Hong Kong celebrates 10 years under PRC rule

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Hong Kong celebrated its tenth anniversary since returning to mainland China on Sunday. As with any arbitrary anniversary, this presents a moment to look back at that was, and what has happened since. Hong Kong has come a long way since those uncertain days in 1997. SARS and the Asian financial crisis hammered the city already weary of mainland rule, the financial crisis beginning only a day after the hand-over, SARS taking upwards of 300 Hong Kong residents and quite nearly its tourist industry as well.

Hong Kong has bounced back, surpassing all expectations that many observers had ten years ago. Its stock market surpassed New York as the second most popular place, after London, to float new stock listings, with the biggest new listing coming from the mainland. Hong Kong’s close ties to the booming economy of the mainland have given its own economy renewed power.

Hong Kong has experienced strong and broad-based economic growth in recent years, with real GDP expanding by 7.5 percent in 2005, 6.9 percent in 2006 and 5.6 percent year-on-year in the first quarter of 2007 according to the Hong Kong Trade Development Council. Unemployment rates are falling and tourism is rising – a total of 25.3 million visitors (about 3.7 times the size of the local population) came to Hong Kong in 2006; that represents an 8.1 percent increase from the previous year.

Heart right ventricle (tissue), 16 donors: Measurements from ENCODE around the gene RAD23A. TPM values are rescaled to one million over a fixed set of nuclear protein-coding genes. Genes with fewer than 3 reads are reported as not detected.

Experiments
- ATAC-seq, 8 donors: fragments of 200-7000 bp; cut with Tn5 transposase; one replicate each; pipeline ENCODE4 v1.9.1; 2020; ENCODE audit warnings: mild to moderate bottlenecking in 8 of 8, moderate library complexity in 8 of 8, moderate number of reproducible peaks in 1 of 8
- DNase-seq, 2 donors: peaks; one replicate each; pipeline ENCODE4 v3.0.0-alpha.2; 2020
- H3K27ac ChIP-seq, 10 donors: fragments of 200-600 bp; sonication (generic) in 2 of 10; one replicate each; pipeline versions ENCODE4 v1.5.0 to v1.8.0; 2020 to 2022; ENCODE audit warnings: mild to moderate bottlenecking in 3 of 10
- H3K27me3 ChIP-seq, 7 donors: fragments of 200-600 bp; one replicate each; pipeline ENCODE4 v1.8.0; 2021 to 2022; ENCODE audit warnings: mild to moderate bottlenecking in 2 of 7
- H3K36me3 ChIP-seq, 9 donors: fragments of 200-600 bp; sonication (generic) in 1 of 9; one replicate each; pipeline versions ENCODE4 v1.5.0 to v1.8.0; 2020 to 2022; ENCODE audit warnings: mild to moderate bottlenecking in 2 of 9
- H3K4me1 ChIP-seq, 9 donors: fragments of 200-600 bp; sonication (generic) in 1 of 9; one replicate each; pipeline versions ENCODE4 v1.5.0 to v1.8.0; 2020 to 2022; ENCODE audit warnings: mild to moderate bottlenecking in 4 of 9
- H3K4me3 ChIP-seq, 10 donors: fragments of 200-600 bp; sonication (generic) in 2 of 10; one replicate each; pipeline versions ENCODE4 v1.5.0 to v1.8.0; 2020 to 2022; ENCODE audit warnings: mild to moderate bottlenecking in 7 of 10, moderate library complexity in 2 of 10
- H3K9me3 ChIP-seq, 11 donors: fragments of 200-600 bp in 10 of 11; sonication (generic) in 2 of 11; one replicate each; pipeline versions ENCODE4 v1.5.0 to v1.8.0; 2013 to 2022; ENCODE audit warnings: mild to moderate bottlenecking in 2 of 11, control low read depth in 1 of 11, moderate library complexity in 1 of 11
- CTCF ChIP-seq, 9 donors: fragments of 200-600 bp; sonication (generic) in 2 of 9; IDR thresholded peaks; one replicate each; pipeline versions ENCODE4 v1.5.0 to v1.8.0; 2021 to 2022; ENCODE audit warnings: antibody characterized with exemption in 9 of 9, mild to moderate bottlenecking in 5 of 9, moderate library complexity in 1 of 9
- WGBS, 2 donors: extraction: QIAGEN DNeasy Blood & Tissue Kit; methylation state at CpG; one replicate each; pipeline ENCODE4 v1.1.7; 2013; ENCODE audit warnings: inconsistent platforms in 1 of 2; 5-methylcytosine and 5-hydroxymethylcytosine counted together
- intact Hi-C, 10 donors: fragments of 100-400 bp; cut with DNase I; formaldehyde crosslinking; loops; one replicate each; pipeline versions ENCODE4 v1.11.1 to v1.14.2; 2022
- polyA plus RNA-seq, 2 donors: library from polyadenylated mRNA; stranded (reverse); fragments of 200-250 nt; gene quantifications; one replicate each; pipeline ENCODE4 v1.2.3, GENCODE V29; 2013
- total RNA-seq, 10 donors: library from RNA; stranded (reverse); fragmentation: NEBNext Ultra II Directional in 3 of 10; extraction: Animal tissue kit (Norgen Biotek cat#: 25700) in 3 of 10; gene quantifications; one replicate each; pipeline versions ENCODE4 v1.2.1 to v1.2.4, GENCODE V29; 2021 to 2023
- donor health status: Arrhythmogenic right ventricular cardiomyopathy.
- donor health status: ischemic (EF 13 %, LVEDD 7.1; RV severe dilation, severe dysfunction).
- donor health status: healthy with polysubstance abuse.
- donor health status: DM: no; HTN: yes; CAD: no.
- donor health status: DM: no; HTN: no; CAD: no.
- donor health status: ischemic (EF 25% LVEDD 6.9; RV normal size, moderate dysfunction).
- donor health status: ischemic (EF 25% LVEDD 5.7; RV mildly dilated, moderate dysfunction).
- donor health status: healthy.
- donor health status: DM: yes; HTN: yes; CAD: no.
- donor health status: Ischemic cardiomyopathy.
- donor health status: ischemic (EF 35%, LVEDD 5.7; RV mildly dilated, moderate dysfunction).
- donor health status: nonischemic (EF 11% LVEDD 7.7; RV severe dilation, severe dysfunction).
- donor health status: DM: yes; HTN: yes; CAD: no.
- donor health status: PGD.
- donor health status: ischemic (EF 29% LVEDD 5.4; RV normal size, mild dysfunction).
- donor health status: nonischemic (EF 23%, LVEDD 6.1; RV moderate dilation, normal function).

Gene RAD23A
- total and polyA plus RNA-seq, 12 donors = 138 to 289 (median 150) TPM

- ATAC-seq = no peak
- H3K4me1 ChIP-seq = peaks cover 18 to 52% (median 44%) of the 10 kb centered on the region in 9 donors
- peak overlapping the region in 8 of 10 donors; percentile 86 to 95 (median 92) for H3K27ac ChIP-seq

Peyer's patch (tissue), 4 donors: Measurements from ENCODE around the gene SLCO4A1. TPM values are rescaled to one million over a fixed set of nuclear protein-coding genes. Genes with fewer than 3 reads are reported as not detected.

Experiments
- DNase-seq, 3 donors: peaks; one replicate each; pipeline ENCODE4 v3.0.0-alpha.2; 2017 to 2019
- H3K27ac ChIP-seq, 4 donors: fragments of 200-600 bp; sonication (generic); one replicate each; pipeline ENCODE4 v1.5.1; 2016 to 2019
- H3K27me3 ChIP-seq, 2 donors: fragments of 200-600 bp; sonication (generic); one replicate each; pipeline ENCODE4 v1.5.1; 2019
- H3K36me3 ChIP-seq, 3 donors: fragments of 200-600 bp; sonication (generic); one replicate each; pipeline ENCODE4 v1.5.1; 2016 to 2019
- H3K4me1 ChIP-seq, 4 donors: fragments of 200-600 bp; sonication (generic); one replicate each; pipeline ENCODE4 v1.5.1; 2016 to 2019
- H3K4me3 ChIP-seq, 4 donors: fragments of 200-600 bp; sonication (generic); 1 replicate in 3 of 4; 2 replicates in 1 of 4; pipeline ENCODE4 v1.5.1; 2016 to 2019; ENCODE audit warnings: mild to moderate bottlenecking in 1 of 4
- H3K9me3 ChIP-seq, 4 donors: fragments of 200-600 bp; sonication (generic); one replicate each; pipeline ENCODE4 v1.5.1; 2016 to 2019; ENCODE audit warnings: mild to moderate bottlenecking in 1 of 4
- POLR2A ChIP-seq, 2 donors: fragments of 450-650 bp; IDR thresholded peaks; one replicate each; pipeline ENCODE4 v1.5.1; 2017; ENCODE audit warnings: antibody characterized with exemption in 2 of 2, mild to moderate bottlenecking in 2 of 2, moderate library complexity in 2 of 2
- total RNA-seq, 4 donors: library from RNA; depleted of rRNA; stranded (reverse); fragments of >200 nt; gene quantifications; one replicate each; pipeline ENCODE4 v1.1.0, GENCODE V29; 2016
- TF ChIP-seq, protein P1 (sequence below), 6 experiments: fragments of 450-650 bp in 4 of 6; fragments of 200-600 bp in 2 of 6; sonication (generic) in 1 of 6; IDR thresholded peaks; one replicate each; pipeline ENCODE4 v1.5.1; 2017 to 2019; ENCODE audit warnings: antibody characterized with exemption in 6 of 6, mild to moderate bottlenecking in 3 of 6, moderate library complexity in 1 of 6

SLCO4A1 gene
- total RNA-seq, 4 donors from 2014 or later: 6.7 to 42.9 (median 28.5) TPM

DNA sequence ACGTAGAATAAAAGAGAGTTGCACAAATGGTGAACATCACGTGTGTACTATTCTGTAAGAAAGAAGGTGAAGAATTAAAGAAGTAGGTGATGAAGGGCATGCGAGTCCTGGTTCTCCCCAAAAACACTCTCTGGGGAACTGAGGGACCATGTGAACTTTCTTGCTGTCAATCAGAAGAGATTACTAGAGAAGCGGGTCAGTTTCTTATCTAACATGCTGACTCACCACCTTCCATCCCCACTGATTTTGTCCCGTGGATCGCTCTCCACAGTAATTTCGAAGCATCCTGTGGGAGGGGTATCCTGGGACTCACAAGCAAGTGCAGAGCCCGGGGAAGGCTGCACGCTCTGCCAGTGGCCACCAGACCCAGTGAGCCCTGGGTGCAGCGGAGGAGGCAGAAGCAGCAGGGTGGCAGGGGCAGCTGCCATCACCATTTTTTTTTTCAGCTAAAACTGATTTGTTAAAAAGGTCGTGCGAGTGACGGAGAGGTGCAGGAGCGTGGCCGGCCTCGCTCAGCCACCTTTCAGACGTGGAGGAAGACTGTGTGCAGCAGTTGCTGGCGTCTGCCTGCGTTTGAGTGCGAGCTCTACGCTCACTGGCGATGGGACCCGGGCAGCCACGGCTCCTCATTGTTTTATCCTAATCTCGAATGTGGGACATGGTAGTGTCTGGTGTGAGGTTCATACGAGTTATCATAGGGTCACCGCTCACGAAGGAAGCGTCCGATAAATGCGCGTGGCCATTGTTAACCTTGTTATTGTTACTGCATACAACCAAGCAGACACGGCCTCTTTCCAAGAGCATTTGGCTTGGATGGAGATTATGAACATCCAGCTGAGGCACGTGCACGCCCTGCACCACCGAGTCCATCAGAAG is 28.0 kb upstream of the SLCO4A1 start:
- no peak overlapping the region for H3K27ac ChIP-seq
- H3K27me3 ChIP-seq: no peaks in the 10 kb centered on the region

The International Herald Tribune reports:

The Hong Kong economy increasingly resembles that of New York City, with an enormous reliance on financial services and tourism. While Singapore remains dominant in energy trading and Japan has the deepest bond market in Asia, Hong Kong has become increasingly important as a center of regional equities trading.

Fidelity even decided in May to move its Japanese equities trading desk to Hong Kong from Tokyo, so as to combine operations with its equities trading desks for other Asian markets, already located in Hong Kong.

“Its proximity to China has given it a huge advantage over other people who thought that they would be in that space – I mean, I guess, the most obvious is Singapore,” said Michael Smith, who recently stepped down as chief executive of Asian operations

Until very recently, Hong Kong retained its role as China’s biggest container port, and vied with Singapore for the title of the world’s busiest. But Shanghai passed Hong Kong in the first quarter of this year in container traffic, and Hong Kong’s neighbor Shenzhen is poised to pass it in the coming months, by offering newer ports with lower-cost labor to handle the flood of goods pouring out of southeast China’s factories.

As with New York, Hong Kong is finding that a base of finance and tourism but diminished manufacturing can exacerbate income inequality, with high-paying jobs for bankers and other professionals, many of whom are Western expatriates, and a lot of low-paying jobs in restaurants, hotels and other services.

It seems for Hong Kong, Sundays festivities weren’t only about celebrating the past ten years, but also about looking towards a bright economic future. Concerns about the future of the city’s democracy seem to be, for the moment, a distant worry.

China Expat has a special July issue about Hong Kong’s journey back to the mainland. Additionally, China Briefing publisher Chris Devonshire-Ellis’ comments and feelings concerning the handover evening ten years ago can be found on China Expat’s Daily Tea Leaves.